Can We Have a Rational Discussion About Biological Males Competing Against Biological Females?
If you support biological males who identify as females competing in female sports, can I ask you two simple questions? First, why do you think some of these athletes are smashing women’s records even after being on hormone treatments for two years or more? Second, in your heart of hearts, are you sure that this is fair to the other women?
This was a live topic in the recent Olympics, as New Zealand’s Gavin (“Laurel”) Hubbard, a biological male, competed against other women in weightlifting. Previously, I had written how, in a regional event, Hubbard absolutely smoked the competition, beating the nearest competitor, a Samoan woman, by nearly 20 kilograms.
But this should have occasioned no surprise, since Hubbard had previously competed as a male weightlifter. Was it any surprise he was now crushing the women, even though he was older and had been on hormone treatments to reduce testosterone and bone mass?
In 2018, the Daily Mail ran a headline stating, “Students and parents demand ‘unfair rule’ change after two transgender teen sprinters come first AND second in the girl’s state championship, months after one competed as a boy.”
Yet these same biological males had not been winning races as males. How is it that they were now beating females?
No Biological Advantage?
Today, the controversy surrounds college swimmer Will (“Lia”) Thomas, who is setting records and leaving his female competitors in tears. He has actually become number one in the country in certain events. (Check out this December 7 headline from the Mail: “Moment trans UPenn swimmer, 22, absolutely destroys her rivals in women’s freestyle event — winning by 38 seconds: Sparks fury by smashing two women’s records one year after competing as a male.” Yes, thirty-eight seconds!)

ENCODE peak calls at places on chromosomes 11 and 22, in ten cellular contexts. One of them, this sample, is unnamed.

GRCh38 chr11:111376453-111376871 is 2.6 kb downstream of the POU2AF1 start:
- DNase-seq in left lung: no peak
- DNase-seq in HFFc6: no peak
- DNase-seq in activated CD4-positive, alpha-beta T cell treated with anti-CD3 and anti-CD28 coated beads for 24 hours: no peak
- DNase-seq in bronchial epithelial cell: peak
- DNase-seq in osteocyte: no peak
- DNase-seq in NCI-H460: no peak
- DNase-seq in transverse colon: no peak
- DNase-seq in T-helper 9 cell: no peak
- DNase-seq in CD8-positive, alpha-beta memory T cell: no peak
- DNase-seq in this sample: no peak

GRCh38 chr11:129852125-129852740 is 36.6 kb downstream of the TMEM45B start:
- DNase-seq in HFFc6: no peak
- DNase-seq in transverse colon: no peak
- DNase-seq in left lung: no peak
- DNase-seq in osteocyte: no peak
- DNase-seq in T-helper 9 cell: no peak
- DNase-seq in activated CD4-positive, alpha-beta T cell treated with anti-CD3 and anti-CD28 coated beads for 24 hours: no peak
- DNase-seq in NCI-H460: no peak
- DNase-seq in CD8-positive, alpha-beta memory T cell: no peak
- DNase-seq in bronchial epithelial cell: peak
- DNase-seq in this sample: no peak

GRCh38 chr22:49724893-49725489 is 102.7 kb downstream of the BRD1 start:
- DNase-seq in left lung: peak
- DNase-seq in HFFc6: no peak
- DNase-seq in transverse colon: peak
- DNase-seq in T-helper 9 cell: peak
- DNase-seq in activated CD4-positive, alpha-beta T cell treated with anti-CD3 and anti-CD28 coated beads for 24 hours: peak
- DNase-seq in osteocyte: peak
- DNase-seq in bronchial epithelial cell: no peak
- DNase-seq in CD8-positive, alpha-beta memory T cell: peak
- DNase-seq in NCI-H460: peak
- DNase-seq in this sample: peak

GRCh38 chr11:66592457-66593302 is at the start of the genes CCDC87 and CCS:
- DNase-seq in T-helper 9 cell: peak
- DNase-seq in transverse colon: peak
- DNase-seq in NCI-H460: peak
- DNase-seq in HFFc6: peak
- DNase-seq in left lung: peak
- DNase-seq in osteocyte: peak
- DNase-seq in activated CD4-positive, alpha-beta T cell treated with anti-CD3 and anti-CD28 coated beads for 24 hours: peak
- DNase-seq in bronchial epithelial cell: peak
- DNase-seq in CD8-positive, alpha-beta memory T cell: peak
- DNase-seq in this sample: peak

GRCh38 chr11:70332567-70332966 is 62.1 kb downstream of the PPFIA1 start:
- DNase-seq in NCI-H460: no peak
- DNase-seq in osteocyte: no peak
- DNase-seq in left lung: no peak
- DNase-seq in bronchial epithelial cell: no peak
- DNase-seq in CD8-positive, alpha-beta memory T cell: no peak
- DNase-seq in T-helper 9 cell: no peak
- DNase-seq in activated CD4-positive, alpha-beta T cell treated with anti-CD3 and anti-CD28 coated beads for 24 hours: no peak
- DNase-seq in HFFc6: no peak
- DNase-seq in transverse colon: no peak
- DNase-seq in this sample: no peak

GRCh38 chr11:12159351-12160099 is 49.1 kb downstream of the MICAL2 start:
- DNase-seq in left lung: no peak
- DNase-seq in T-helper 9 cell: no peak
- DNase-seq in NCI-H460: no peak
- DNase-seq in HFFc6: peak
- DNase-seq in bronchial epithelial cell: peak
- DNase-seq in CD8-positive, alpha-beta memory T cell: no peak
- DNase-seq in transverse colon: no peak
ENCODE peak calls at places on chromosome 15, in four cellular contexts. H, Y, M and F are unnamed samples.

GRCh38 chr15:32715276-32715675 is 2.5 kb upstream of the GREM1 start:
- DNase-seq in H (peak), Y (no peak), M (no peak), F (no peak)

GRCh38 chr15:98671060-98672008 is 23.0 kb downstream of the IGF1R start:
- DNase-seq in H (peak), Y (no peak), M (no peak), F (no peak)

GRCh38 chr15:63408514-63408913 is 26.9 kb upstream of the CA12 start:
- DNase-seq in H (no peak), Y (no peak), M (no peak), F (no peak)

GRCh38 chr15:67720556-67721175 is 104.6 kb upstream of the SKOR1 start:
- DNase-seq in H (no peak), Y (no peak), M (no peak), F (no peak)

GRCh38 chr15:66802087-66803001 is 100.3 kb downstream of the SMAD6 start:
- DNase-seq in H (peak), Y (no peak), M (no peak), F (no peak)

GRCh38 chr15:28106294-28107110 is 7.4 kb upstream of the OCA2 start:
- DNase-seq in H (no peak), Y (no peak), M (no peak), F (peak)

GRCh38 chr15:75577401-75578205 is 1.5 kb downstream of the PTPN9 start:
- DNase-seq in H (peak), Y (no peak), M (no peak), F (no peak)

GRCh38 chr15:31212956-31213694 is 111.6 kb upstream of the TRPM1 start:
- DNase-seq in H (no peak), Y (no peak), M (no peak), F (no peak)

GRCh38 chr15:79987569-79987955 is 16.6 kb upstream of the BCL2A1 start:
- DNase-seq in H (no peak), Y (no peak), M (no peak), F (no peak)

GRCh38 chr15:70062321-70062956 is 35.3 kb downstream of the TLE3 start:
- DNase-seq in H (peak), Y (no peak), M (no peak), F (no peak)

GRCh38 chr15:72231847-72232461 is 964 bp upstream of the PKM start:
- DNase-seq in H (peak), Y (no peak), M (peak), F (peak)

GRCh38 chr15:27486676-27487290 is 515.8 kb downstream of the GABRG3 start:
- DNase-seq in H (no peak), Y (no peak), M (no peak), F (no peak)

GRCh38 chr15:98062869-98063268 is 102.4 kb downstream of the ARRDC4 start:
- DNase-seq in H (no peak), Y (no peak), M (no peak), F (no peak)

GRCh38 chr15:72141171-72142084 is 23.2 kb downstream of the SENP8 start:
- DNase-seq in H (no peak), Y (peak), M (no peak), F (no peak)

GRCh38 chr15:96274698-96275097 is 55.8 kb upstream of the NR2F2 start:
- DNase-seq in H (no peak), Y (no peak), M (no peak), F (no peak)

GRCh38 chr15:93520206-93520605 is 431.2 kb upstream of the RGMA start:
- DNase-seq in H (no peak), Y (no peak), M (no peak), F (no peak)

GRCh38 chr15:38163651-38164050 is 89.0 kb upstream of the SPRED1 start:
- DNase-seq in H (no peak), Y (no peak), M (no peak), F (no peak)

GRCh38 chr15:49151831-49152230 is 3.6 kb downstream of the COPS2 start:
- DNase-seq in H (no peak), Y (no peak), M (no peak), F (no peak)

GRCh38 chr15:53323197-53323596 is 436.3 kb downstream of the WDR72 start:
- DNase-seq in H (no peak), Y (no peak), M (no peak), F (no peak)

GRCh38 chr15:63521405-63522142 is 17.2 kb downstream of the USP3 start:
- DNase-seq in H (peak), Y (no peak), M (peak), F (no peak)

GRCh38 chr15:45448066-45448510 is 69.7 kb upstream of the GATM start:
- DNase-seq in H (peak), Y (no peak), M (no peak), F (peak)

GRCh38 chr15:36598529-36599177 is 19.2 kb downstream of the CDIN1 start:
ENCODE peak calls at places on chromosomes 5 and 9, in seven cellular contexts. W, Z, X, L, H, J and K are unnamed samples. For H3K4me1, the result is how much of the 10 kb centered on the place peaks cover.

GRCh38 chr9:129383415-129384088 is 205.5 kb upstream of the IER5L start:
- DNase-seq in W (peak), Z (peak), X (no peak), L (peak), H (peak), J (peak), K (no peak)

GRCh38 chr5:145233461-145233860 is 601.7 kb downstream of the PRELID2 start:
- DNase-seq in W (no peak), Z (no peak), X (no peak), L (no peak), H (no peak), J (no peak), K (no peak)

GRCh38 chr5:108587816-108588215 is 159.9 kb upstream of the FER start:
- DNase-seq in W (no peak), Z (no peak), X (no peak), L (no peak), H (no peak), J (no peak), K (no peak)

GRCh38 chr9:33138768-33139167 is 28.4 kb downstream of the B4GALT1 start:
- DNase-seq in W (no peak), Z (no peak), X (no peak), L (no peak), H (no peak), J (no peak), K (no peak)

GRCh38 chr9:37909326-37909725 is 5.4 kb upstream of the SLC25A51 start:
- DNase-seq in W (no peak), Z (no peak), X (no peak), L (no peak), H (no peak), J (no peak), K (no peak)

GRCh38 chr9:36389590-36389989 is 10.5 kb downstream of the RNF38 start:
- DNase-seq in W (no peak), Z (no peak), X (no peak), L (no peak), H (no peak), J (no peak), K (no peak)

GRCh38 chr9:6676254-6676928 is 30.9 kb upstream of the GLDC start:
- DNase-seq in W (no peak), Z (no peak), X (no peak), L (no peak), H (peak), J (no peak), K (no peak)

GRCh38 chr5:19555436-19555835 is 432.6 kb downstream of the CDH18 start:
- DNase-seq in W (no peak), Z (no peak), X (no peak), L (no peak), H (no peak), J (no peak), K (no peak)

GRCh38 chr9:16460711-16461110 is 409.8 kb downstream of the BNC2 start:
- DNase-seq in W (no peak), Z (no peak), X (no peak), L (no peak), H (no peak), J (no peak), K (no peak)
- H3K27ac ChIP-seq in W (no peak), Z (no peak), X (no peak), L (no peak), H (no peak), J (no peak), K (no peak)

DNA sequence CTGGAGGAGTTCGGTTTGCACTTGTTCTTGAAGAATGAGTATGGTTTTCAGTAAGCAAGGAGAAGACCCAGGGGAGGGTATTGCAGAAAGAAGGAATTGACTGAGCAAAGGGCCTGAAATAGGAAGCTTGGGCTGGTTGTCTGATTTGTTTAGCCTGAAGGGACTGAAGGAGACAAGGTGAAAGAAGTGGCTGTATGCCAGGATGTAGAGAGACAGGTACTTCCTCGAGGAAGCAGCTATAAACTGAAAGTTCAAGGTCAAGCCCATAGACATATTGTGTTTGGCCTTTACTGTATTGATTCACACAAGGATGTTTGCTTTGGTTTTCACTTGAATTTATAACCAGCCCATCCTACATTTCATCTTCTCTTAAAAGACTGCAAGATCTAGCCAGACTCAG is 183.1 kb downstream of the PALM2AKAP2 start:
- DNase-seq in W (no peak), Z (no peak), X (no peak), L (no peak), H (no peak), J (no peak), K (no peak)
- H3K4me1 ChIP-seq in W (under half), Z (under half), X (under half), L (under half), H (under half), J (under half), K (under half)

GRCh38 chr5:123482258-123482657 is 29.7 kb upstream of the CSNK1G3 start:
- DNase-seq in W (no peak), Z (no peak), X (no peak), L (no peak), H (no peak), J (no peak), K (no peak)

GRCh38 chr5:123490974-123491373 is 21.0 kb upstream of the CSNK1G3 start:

As noted by Fox News, “After just five meets and the Akron Invitational, Thomas has not just destroyed opponents. The Penn freestyle records are being rewritten by a swimmer who was second-team All-Ivy league in 2018-19 — as a male.”
And you’re telling me he has no biological advantage?
You might say, “But that’s what you don’t understand. There’s a science to all this, and once these transwomen are on hormone therapy long enough, they lose their male advantage.”
Then why is it that Thomas, who was on the second team as a male, is now leaving the other women in his wake — quite literally? Why are they reduced to tears of frustration and anger? By what magic is this happening, if Thomas has no real advantage?
Thomas stated, “I’ve experienced a lot of muscle loss and strength loss,” explaining that it’s an “ongoing process” with “no clear end point.”
Yet even with this muscle and strength loss, Thomas, who was not a male superstar, has become a female superstar. Can you please tell me how that happened if Thomas has no unfair advantage over the women?
The university is even boasting about Thomas’s success. “The women are killing it!” Seriously?
Inclusion of a Male at the Cost of Exclusion of a Female
Consider these recent headlines, pointing to how widespread this controversy has become:
Western Standard: “Trans athletes create a competitive imbalance in sports”
Barbara Kay, who penned the op-ed for the Western Standard, noted that:
The switch from male to female competition so significantly upgraded Thomas’s athletic status, it made the difference between anonymity and stardom. But most significantly, it meant a worthy female competitor was unfairly bumped downward in the standings so Thomas could feel included. As in other cases of transwomen athletic performances, celebrated by activists, natal-male inclusion came at the expense of a female competitor’s exclusion.